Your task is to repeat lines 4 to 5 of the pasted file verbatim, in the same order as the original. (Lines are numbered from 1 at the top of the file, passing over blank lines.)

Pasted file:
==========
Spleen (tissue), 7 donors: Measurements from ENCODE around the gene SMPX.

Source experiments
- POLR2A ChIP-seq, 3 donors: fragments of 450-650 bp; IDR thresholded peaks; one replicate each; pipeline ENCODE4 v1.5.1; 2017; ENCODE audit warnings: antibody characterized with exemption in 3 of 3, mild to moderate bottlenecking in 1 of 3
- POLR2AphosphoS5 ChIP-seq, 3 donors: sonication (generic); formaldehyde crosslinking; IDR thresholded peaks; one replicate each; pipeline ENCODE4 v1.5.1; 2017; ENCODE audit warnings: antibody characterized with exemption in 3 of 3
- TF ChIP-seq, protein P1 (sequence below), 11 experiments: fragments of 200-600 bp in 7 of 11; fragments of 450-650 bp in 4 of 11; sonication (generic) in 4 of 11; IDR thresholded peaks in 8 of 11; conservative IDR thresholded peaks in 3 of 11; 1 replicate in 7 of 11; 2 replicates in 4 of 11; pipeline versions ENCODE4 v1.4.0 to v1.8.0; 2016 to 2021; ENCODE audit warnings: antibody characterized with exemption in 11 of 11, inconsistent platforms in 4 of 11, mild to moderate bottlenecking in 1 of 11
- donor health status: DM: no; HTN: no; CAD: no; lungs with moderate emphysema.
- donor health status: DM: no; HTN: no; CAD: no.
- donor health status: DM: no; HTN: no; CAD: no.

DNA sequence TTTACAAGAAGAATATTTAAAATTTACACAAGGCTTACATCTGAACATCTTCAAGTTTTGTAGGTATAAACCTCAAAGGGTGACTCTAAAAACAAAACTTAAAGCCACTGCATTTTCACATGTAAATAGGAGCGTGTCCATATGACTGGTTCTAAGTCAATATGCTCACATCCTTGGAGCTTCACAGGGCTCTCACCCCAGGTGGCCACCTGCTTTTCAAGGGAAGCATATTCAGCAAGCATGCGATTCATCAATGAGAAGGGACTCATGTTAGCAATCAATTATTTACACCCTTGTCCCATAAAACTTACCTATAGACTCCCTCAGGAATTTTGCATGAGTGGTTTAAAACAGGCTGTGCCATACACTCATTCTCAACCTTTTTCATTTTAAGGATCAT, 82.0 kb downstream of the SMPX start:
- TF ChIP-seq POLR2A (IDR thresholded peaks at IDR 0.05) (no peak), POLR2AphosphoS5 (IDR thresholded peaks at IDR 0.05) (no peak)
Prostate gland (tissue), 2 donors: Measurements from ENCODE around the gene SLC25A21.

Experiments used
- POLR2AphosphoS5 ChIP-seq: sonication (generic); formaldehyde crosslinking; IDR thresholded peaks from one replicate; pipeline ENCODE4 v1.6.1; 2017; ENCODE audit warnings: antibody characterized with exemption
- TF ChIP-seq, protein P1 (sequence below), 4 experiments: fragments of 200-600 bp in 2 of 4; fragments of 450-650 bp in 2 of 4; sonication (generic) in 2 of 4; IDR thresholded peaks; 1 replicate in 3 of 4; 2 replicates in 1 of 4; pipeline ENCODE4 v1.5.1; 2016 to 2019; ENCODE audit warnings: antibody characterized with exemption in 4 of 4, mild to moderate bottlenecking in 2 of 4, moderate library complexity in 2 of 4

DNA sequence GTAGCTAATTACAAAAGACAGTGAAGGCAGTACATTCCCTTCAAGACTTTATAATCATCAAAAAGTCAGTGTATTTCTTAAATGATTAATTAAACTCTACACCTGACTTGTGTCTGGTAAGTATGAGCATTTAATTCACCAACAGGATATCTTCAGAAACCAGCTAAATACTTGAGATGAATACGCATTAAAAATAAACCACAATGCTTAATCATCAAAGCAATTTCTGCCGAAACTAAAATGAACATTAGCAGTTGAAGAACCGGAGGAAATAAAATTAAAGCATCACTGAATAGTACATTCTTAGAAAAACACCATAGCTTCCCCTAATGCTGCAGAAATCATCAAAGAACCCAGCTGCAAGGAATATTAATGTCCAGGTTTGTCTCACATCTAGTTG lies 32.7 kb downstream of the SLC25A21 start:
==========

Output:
- POLR2AphosphoS5 ChIP-seq, 3 donors: sonication (generic); formaldehyde crosslinking; IDR thresholded peaks; one replicate each; pipeline ENCODE4 v1.5.1; 2017; ENCODE audit warnings: antibody characterized with exemption in 3 of 3
- TF ChIP-seq, protein P1 (sequence below), 11 experiments: fragments of 200-600 bp in 7 of 11; fragments of 450-650 bp in 4 of 11; sonication (generic) in 4 of 11; IDR thresholded peaks in 8 of 11; conservative IDR thresholded peaks in 3 of 11; 1 replicate in 7 of 11; 2 replicates in 4 of 11; pipeline versions ENCODE4 v1.4.0 to v1.8.0; 2016 to 2021; ENCODE audit warnings: antibody characterized with exemption in 11 of 11, inconsistent platforms in 4 of 11, mild to moderate bottlenecking in 1 of 11